Tuesday, June 11, 2019

Pike Place Market

image from pinterest.com

Pike Place Market

“When farming begins, the arts follow. So the
farmers are the founders of civilization.”
--Daniel Webster.

In the early 50’s,
when I was a kid,
there were no real supermarkets.
We shopped in small
Mom and Pop neighborhood markets.
There was no fast food.
You had to buy a hamburger
in a diner or a fountain lunch counter.

My mother struggled
with a meager budget.
So she always searched
for savings and bargains
in fruit, vegetables and meat.
( Have you ever eaten horse meat?
It used to be cheaper than beef.)

On Saturday afternoons,
we kids would go with Mom
on a drive into Seattle
to shop at the
Pike Place Public Market. 

It sprawls out
over four blocks,
from Pike St. to Virginia St.
It has been there since 1907,
when ten farmers sold produce
out of their wagons; making it
one of the oldest continuously operated
public farmer’s markets in America.

It is built on the edge of a steep hill
overlooking busy Elliott Bay, churning
with freighters, ferries, sailboats and cruise ships.
There are two lower levels below
the produce arcade stalls,
where orchidists, butchers, fish mongers,
and vegetable farmers hawk their wares, 
a noisy cacophony of voices
with Irish, Asian, Greek and Middle
European accents add to the din.
The lower levels contain book stores, 
craft stalls, clothing, antiques and
several exotic restaurants. 

This Market averages
more than ten million visitors annually,
making it the 33rd most visited
tourist attraction in the world.

65 years ago,
all the produce sold was locally grown,
and all the crafts were hand-made
by the sellers--but presently
China, Japan, Mexico, Central and
South America show up on the labels.

For me, Pike Place Market has become
more interested in Marketing than 
Fortunately, I live in the suburbs,
and I can frequent local genuine farmers 
markets; which pleases me immensely.

Glenn Buttkus

Posted over at dVerse Poets Pub


lillianthehomepoet.wordpress.com said...

Nobody throws a fish like those guys at Pike Place Market! :)

And you've reminded me of my Uncle Howie's small grocery store that we always went to for bread and milk. My mother thought it wasn't the cleanest of places so we bought our other groceries elsewhere....but familial ties kept her stopping by Uncle Howie's for years and years. Those were the days of big gallon glass milk jugs and long Buick cars that had "holes" in the side of the hoods so they were the only cars I ever recognized as a kid.

Jade Li said...

Glenn, I love your descriptive skills. The idea that marketing a tourist attraction has tainted the localness of The Market makes me more than a little disappointed, as it appears to be the way of so many cherished landmarks and locations. Like when they tried to re-do Woodstock and monetized it. Our local market is small and most everything is locally grown, but there are "truck farmers" who bring in things that aren't and can't be grown here.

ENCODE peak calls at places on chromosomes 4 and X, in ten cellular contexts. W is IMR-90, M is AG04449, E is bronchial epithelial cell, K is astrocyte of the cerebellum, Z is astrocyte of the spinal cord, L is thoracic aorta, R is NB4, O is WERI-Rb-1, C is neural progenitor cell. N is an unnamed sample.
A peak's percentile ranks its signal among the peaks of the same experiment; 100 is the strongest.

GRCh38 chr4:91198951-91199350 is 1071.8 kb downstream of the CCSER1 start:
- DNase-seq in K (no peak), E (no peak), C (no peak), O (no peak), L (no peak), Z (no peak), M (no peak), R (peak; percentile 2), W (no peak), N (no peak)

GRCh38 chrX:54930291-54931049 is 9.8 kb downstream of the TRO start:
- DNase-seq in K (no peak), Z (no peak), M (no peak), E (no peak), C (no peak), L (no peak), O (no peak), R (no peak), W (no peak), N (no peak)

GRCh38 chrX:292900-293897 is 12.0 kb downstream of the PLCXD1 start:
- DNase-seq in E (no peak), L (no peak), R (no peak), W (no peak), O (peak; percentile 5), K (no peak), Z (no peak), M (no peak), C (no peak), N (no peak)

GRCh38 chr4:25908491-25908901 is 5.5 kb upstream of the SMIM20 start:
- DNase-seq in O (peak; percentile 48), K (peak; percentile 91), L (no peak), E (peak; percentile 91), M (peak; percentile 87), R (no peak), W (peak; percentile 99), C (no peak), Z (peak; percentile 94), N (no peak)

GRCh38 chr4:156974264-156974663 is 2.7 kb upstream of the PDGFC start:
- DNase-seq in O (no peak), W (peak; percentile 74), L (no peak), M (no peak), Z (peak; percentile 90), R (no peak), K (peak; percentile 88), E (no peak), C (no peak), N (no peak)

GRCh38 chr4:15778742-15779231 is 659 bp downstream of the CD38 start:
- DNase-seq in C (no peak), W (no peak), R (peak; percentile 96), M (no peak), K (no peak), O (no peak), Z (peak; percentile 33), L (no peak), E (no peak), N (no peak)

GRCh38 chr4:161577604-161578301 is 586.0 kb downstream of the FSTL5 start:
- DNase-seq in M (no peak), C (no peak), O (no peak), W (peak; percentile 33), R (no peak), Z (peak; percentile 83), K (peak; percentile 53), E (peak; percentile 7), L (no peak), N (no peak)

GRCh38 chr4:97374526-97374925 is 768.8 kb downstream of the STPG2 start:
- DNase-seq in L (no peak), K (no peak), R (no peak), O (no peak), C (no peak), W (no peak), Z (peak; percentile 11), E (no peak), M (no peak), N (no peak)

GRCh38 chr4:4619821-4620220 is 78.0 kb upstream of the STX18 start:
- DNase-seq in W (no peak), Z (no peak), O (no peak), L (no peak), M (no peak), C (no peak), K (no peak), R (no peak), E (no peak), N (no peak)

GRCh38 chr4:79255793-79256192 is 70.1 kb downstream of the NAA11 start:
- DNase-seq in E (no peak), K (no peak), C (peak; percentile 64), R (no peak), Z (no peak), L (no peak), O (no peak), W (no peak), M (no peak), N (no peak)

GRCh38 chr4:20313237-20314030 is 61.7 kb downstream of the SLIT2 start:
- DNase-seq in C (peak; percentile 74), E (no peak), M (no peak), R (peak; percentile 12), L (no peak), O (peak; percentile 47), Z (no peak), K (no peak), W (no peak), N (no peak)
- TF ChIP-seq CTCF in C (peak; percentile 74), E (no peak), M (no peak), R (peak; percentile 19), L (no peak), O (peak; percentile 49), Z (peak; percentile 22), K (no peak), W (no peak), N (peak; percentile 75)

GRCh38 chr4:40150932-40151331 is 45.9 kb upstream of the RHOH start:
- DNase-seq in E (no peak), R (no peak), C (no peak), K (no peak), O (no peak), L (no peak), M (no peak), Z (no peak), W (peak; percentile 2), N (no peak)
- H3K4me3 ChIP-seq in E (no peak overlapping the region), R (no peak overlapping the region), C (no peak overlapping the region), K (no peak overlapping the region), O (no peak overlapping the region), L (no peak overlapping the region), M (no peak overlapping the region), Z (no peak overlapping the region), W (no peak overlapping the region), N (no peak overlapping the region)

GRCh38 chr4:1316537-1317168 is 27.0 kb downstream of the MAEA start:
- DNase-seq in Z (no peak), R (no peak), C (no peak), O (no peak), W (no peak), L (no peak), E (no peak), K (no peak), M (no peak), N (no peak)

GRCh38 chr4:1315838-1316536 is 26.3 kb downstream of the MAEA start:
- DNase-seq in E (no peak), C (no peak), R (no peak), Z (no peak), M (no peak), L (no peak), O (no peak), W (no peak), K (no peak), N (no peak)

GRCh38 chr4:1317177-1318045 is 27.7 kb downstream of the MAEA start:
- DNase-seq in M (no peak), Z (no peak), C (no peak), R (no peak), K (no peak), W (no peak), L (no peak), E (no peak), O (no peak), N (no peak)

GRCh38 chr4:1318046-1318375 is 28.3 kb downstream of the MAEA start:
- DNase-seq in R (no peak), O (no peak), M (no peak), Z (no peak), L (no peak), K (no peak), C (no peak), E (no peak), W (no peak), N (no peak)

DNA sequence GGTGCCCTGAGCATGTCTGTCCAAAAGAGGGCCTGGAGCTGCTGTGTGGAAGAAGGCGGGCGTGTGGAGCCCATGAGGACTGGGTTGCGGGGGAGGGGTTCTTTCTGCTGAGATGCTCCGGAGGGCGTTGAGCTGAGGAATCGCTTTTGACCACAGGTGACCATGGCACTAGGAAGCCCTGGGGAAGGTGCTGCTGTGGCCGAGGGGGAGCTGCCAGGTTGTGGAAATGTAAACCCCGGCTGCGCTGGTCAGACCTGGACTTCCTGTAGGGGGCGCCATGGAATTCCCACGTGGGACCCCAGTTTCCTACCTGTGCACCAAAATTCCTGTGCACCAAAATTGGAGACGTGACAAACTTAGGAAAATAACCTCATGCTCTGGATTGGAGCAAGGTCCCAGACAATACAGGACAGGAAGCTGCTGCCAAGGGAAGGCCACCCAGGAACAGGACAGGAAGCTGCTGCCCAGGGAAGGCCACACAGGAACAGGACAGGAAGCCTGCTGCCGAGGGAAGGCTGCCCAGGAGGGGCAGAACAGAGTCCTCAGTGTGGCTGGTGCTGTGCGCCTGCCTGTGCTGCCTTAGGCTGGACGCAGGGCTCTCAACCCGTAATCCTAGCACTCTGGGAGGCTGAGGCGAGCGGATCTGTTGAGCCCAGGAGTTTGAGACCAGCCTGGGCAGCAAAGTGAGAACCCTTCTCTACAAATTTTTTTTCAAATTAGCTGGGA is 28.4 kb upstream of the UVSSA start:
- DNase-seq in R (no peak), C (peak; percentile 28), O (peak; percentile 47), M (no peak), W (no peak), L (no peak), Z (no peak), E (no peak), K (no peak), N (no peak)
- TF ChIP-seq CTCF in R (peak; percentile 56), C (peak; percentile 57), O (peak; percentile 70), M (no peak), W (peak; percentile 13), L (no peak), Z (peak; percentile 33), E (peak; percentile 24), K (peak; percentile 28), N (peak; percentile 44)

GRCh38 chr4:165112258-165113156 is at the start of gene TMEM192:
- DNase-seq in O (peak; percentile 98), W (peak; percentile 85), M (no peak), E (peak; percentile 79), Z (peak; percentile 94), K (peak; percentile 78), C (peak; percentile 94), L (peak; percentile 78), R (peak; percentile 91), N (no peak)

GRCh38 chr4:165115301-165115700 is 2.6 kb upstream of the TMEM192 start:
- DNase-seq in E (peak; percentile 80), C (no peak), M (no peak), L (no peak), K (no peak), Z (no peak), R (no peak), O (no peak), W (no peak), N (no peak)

Grace said...

What an interesting market! I specially love the cacophony of noises from the hawkers and lots of stuff to browse around. I look forward to seeing the local farmers market here during summer too Glenn!

Sabio Lantz said...

I'll be at Pike Place Market in about 4 days. Fun memories. Nice write.

Truedessa said...

Glenn, that is quite the market place. I have to admit I would like to stroll through there and see what type of bargains might be found.

robkistner said...

Great subject dude! You laid it out beautifully, and you presented some fascinating facts - things I didn’t know. It is a shame tgat the authenticity of the “local” flavor is fading - but being genuine in today’s world seems to be growing passé. How sad. Hell, I’m surprised the Millennials even leave home to buy anything, and they are the growing % of consumers. A decade from now the concept of “local” may become absolutely meaningless. Amazon may come to rule the world...

Victoria Stuart said...

I love all the details so lavish in this poem. The travel through time, and the way the market has changed. All the sights and sounds, both of the market and the landscape, really place me in the market (and conjure lovely memories of a place I haven't seen in many years.) Beautifully written.

brudberg said...

I think I have been there, but it was a long time ago... in the 90s probably. I have never had horse meat, but food was more expensive when I was a kid so once a week we had black pudding (made from pig's blood)... fried with lingonberry jam.

lynn__ said...

I like your opening quote and the interesting visit to Pike Place public market...too bad it's not genuinely "local" any longer.

Kim M. Russell said...

That’s some market, Glenn! I love how you went back to the fifties and gave us some background history. Your mother’s struggle with a meagre budget reminds me of life at my grand parents’ house in the fifties and early sixties, with my nan searching for bargains at local markets in South London – no farmers’ markets there. I also enjoyed the description of the market’s location, with the view of the bay and all the boats, as well as the ‘cacophony of voices’ you captured so well.

purplepeninportland.com said...

Wonderful description of this market, Glenn. I like that you gave a little background from childhood. I remember a grocery store we shopped at, where items where added up on the paper bag in black marker, and if you were a kid, you always told them to put the change in the bag.